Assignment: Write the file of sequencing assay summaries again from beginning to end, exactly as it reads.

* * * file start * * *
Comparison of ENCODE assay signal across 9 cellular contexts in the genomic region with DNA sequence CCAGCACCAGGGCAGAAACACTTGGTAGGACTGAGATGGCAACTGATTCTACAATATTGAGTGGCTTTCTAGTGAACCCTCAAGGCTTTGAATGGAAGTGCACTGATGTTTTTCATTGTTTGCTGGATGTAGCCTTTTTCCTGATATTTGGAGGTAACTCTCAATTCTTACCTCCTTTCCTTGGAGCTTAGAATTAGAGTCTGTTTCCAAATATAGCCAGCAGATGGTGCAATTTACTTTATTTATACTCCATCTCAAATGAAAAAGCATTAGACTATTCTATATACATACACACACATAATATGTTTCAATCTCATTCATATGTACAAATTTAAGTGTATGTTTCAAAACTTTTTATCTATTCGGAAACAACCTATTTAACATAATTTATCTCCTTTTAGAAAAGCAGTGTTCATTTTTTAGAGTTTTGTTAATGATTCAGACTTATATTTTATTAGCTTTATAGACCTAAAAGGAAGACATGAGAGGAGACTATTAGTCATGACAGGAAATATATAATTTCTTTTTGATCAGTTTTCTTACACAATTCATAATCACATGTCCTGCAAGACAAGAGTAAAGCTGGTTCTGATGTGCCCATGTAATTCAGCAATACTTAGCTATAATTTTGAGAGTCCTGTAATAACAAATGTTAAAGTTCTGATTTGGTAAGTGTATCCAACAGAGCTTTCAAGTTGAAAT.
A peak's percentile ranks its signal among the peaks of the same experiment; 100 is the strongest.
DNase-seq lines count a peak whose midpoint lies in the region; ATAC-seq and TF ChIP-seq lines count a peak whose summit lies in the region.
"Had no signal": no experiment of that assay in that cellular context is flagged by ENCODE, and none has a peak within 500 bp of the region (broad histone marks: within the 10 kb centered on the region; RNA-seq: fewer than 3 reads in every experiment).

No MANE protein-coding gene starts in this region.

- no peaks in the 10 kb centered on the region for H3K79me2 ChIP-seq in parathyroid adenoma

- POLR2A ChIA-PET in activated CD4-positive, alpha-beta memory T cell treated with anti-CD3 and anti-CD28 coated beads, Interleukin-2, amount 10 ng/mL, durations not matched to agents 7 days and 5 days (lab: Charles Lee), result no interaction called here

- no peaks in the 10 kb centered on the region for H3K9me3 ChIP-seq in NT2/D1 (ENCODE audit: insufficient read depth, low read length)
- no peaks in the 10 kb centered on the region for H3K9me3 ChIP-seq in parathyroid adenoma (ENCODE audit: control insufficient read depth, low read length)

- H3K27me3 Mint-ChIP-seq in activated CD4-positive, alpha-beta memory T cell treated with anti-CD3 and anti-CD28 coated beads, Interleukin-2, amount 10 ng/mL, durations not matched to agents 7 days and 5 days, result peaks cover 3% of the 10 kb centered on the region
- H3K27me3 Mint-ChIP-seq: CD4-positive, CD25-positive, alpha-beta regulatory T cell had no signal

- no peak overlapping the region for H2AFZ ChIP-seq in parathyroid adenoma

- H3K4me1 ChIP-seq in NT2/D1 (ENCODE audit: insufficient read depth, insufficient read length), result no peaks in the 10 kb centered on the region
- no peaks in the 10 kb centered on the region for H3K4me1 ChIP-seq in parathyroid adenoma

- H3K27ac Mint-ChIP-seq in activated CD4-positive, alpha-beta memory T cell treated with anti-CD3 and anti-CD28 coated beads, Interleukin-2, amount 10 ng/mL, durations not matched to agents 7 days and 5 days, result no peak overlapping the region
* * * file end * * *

Comparison of ENCODE assay signal across 9 cellular contexts in the genomic region with DNA sequence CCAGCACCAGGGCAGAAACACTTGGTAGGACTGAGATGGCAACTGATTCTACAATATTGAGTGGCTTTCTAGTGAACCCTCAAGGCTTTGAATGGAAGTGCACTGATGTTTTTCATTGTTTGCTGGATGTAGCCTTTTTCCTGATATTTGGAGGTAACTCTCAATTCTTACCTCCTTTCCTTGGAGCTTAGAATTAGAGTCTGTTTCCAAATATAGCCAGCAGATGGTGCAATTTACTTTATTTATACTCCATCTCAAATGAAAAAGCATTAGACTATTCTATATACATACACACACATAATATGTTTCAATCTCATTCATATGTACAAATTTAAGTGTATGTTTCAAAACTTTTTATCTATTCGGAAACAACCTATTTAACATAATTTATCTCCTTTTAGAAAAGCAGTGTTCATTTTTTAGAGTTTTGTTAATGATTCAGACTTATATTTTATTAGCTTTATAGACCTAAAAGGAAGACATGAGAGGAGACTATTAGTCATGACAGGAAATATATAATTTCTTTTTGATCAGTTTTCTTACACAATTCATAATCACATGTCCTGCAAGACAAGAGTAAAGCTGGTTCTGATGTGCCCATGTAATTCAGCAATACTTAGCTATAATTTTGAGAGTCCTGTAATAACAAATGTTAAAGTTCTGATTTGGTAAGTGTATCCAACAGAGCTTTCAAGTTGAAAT.
A peak's percentile ranks its signal among the peaks of the same experiment; 100 is the strongest.
DNase-seq lines count a peak whose midpoint lies in the region; ATAC-seq and TF ChIP-seq lines count a peak whose summit lies in the region.
"Had no signal": no experiment of that assay in that cellular context is flagged by ENCODE, and none has a peak within 500 bp of the region (broad histone marks: within the 10 kb centered on the region; RNA-seq: fewer than 3 reads in every experiment).

No MANE protein-coding gene starts in this region.

- no peaks in the 10 kb centered on the region for H3K79me2 ChIP-seq in parathyroid adenoma

- POLR2A ChIA-PET in activated CD4-positive, alpha-beta memory T cell treated with anti-CD3 and anti-CD28 coated beads, Interleukin-2, amount 10 ng/mL, durations not matched to agents 7 days and 5 days (lab: Charles Lee), result no interaction called here

- no peaks in the 10 kb centered on the region for H3K9me3 ChIP-seq in NT2/D1 (ENCODE audit: insufficient read depth, low read length)
- no peaks in the 10 kb centered on the region for H3K9me3 ChIP-seq in parathyroid adenoma (ENCODE audit: control insufficient read depth, low read length)

- H3K27me3 Mint-ChIP-seq in activated CD4-positive, alpha-beta memory T cell treated with anti-CD3 and anti-CD28 coated beads, Interleukin-2, amount 10 ng/mL, durations not matched to agents 7 days and 5 days, result peaks cover 3% of the 10 kb centered on the region
- H3K27me3 Mint-ChIP-seq: CD4-positive, CD25-positive, alpha-beta regulatory T cell had no signal

- no peak overlapping the region for H2AFZ ChIP-seq in parathyroid adenoma

- H3K4me1 ChIP-seq in NT2/D1 (ENCODE audit: insufficient read depth, insufficient read length), result no peaks in the 10 kb centered on the region
- no peaks in the 10 kb centered on the region for H3K4me1 ChIP-seq in parathyroid adenoma

- H3K27ac Mint-ChIP-seq in activated CD4-positive, alpha-beta memory T cell treated with anti-CD3 and anti-CD28 coated beads, Interleukin-2, amount 10 ng/mL, durations not matched to agents 7 days and 5 days, result no peak overlapping the region